Reduce Your Risk Stemming From Forced Labor in Supply Chains

August 27, 2021


In 2019, US Customs and Border Protection (CBP) detained 12 shipments as a result of forced labor concerns. This number has skyrocketed to 696 detained shipments between October 1, 2020 and June 25, 2021. The majority of these detained shipments originated in China – with the enforcement being motivated by the current and previous administrations’ focus on forced labor of Uyghurs in Western China. But we’re also seeing increased enforcement impacting the technology industry, with one recent example being a detained shipment of parts produced by prisoners in Japan. 

Reducing the amount of forced labor in supply chains globally is a worthy cause. However, ad hoc (and politically motivated) enforcement, lack of transparency into decision making at the CBP, and notable absence of guidelines from the CBP make compliance difficult. That said, there are steps you can take to reduce your compliance risk in your supply chains. 


Steps to Reduce the Risk of Forced Labor in Supply Chains

First, you must take steps to increase transparency. Consumers and regulators are both demanding this, so if you haven’t already done so, you should be in touch with your manufacturers and/or suppliers to establish where they source their raw materials. 

Second, you should regularly review your supply chain contracts to ensure they offer adequate protection from forced labor. You might consider: 

  • Introducing termination clauses that allow you to terminate the relationship where suppliers cannot provide adequate paperwork that documents the supply journey of their raw materials. 
  • Providing for regular audits of factories (and set up internal processes to make sure they take place). 
  • Include minimum standards for labor conditions in your contracts. The CBP recommends adopting the language used by the International Labor Organization as part of those standards.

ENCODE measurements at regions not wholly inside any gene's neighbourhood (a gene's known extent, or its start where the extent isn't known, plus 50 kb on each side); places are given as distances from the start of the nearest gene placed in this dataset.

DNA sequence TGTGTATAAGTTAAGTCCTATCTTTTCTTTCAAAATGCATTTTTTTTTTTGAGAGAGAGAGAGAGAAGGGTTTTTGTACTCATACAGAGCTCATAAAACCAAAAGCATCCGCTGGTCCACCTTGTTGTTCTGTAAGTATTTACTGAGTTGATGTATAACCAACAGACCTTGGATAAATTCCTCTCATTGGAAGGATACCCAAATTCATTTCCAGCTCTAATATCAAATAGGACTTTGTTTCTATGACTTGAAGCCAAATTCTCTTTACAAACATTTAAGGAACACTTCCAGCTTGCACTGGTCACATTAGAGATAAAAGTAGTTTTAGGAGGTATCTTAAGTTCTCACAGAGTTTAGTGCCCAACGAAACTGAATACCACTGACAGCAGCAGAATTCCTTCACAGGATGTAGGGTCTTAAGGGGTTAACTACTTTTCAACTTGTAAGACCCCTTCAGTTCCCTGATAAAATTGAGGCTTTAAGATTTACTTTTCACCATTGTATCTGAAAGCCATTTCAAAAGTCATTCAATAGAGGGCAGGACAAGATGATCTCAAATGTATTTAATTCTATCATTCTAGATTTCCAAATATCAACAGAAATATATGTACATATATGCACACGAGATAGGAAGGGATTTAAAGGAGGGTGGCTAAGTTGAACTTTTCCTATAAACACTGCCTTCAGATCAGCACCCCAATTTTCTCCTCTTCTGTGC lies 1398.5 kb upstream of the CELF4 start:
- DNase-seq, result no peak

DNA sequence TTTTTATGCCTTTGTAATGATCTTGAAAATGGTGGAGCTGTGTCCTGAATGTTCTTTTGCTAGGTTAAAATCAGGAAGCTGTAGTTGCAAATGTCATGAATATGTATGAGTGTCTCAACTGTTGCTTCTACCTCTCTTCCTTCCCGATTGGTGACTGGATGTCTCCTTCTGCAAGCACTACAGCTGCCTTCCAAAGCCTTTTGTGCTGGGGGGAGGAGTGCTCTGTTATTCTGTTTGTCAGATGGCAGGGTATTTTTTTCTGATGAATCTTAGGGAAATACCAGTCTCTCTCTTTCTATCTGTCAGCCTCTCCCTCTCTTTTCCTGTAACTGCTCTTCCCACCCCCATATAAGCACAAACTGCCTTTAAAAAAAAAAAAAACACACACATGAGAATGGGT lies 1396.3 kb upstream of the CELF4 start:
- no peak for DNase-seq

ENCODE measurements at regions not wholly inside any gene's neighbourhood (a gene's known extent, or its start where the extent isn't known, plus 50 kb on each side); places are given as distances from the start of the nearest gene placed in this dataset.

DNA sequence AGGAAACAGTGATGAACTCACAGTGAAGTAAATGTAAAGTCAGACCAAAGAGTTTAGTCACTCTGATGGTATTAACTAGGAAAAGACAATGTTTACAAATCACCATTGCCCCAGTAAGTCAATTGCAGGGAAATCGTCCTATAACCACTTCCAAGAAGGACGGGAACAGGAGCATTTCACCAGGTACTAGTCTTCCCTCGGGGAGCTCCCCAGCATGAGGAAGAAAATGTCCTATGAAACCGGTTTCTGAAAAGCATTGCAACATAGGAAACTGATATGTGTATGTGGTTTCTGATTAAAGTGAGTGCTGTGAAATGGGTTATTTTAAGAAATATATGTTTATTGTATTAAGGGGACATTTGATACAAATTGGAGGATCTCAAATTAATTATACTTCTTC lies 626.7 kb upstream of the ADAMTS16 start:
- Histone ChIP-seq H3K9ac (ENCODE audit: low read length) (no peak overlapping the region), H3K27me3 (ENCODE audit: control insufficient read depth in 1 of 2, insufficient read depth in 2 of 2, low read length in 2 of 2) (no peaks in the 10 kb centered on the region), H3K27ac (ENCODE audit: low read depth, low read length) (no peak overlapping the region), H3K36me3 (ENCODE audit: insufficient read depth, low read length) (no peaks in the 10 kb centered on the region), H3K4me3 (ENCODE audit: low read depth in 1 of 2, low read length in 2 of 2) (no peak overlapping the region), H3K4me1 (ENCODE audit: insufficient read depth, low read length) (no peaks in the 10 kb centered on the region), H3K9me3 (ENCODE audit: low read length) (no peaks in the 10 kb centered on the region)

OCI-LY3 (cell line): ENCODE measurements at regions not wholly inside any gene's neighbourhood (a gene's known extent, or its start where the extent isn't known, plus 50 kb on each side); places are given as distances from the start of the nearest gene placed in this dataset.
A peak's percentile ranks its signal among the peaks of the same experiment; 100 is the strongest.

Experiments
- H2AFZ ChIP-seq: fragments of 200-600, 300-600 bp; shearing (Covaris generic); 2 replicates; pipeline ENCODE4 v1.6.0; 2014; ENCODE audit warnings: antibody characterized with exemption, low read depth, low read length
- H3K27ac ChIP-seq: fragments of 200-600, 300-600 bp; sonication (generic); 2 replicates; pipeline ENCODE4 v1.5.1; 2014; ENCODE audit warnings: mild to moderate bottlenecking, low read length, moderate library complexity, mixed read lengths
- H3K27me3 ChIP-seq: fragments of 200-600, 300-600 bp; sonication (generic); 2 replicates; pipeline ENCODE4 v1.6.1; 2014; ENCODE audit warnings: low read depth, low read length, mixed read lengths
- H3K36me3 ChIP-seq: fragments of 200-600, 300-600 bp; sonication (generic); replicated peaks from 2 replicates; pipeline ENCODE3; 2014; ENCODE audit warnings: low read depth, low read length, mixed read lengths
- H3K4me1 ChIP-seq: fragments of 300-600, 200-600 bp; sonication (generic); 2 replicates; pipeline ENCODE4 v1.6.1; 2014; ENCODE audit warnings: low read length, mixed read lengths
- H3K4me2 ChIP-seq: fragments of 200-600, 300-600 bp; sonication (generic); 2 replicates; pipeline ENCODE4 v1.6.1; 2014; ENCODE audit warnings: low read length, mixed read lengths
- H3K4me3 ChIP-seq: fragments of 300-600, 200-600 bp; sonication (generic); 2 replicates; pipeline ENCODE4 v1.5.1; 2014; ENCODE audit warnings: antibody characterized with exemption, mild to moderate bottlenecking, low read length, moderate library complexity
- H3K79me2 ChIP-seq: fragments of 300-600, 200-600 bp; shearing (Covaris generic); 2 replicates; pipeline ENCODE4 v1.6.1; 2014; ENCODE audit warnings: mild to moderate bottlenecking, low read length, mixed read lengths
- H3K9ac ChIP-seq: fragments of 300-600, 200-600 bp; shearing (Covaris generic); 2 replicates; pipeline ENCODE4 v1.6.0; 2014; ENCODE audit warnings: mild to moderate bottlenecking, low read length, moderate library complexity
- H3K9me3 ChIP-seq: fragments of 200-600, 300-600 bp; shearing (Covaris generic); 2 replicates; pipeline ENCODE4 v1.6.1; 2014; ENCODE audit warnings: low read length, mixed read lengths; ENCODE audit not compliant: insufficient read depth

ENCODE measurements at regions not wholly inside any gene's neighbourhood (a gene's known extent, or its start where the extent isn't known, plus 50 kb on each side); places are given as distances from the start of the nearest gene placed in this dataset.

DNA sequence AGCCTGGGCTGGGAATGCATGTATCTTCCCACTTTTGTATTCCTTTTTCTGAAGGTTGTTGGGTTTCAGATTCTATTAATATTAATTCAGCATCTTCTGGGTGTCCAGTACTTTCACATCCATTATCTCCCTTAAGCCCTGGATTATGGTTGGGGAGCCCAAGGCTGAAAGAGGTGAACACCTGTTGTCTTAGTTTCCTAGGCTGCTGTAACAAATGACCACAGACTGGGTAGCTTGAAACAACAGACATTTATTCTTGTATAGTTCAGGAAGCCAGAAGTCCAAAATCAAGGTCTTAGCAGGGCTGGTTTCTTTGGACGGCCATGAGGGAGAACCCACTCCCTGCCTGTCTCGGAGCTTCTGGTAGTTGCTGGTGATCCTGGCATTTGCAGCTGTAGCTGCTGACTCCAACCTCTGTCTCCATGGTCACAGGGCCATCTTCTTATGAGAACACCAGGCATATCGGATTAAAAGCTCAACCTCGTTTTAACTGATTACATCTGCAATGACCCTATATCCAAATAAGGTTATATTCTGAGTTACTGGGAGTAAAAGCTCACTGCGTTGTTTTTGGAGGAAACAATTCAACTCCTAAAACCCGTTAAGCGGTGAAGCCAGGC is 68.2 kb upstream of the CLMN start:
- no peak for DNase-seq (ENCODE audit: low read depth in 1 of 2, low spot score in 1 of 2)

• Restricting or prohibiting the sourcing of products from certain high risk countries or regions. Alternatively, you might require your supplier to obtain raw materials from pre-approved sources.
  • Incentivizing good practice by, for example, increasing production with suppliers which offer transparency in supply chains or achieve particular standards in the audit process.


Finally, you should engage in regular training internally. Relevant departments, including HR, accounting, and procurement, in addition to legal and compliance, should be aware of the risk associated with forced labor in the supply chain. There should be strong internal processes in place that allow you to identify potential risk and mitigate against it. 


If your business needs assistance developing stronger contractual protections against forced labor in your supply chain, reach out. We’re here to help! 


The materials available at this website are for informational purposes only and not for the purpose of providing legal advice. You should contact your attorney to obtain advice with respect to any particular issue or problem. Use of and access to this website or any of the e-mail links contained within the site do not create an attorney-client relationship between CGL and the user or browser. The opinions expressed at or through this site are the opinions of the individual author and may not reflect the opinions of the firm or any individual attorney.

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